Several reports demonstrate a direct interaction between lipid rafts and the actin cytoskeleton, which may account for the dual localization of the Gal/GalNAc heavy (and consequently, light) subunit. First, upon cholesterol depletion of hippocampal cells with MBCD, dendritic spines, typical membrane outgrowths of this cell type, were observed to immediately collapse due to F-actin redistribution from the spines to dendritic shafts (26
). Second, actin depolymerization was observed in microvilli and lamellipodia of fibroblasts upon cholesterol depletion (39
). Third, proteomic analysis of the detergent-resistant membrane from neutrophils revealed the association of an F-actin-binding protein, supervillin (41
). Interestingly, the β2-integrin, LFA-1, is excluded from microdomains in unstimulated T cells due to cytoskeletal constraints. Upon activation, the protein moves into the more-ordered domain to presumably mediate a signal either from internal or external sources (33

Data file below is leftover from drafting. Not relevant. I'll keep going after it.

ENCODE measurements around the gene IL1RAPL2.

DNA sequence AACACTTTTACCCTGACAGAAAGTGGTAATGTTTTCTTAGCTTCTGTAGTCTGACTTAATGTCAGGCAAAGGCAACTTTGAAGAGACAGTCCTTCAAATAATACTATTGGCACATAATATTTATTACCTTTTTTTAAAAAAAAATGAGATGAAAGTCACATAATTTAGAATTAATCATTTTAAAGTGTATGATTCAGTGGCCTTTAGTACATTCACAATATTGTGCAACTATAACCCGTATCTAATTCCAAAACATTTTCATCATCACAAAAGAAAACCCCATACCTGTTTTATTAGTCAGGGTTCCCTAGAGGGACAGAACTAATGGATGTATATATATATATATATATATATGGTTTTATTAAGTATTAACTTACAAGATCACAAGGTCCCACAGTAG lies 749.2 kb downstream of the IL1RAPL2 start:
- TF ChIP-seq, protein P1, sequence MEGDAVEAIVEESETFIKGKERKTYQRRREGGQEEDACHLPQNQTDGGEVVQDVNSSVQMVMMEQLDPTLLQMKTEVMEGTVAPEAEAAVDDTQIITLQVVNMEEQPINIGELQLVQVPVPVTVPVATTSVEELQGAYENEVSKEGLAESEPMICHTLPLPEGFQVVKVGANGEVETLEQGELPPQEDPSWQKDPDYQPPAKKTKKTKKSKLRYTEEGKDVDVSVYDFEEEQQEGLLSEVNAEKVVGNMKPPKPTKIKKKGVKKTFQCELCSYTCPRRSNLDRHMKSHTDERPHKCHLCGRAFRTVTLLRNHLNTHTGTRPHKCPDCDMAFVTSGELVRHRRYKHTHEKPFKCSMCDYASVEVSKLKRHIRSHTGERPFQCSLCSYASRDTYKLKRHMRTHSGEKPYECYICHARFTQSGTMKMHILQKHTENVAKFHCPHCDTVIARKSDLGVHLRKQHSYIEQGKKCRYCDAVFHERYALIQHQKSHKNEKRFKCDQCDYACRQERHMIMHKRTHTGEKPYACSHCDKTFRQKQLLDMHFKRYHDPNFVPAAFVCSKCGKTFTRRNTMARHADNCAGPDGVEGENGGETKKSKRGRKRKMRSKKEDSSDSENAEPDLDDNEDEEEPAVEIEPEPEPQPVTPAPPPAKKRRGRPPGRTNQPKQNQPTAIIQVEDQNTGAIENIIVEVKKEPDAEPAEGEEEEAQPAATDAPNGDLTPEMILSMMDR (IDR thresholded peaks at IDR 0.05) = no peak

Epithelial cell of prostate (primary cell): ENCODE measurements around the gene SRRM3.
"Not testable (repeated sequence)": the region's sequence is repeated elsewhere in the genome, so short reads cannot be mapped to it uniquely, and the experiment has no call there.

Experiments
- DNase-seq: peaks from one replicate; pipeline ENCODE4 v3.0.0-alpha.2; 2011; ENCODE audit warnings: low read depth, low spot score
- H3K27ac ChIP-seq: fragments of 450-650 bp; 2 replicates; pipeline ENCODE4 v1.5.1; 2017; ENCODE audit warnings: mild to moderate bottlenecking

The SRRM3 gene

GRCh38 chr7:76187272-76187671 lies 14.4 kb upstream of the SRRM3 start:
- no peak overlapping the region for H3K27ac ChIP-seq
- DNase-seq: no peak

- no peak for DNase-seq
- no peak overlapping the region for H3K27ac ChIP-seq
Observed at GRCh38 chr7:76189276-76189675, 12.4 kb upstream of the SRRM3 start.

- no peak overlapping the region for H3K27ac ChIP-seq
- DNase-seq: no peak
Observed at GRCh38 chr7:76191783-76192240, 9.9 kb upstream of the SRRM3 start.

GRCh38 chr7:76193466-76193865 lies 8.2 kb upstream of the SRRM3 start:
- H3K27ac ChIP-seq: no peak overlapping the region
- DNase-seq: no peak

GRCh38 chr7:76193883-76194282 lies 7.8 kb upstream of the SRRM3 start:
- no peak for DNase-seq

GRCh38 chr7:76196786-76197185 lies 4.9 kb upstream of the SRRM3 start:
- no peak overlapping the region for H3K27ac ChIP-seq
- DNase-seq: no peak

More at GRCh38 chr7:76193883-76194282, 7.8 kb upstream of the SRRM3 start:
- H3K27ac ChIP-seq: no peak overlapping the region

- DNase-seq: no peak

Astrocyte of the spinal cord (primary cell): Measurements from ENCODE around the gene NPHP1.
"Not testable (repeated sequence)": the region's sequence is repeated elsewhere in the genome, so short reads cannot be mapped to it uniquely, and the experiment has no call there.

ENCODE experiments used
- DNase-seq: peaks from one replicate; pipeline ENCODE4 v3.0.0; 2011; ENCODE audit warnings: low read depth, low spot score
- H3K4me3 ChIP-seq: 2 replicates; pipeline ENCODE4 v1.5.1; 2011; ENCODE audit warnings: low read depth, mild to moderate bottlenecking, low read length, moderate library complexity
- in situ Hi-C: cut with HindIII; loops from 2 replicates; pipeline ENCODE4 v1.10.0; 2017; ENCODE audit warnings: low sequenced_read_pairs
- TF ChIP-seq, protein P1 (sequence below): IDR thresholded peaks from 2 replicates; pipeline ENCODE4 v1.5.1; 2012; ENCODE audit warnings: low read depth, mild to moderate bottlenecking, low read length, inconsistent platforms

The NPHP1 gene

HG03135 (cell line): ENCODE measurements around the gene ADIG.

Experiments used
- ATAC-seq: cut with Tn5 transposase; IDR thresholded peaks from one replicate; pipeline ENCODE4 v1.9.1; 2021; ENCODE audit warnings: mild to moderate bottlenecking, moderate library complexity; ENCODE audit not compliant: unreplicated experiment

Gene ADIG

). Although it is not clear why the subunits of Entamoeba
Gal/GalNAc lectin partition into both raft-like sucrose gradient fractions and actin-rich fractions of higher density, the data support the previously reported notion that mechanisms similar to those for LFA-1 may regulate the Gal/GalNAc lectin (68
). In other words, the Gal/GalNAc heterodimer (which consists of Hgl and Lgl) may be excluded from microdomains through its interaction with the actin cytoskeleton. Upon binding to Gal- or GalNAc-containing ligands, the proteins may be released from the cytoskeleton and become incorporated into raft-like regions of the membrane. This may initiate a signaling cascade that would trigger virulence functions, including the release of the pore-forming peptide amoebapore.
Hgl and Lgl were also found in the pellet that formed at the bottom of the gradient. The pellet (fraction P) may represent incompletely solubilized low-density fractions or large, stable protein complexes that include the lectin. Given the proposed role of the lectin in signaling (68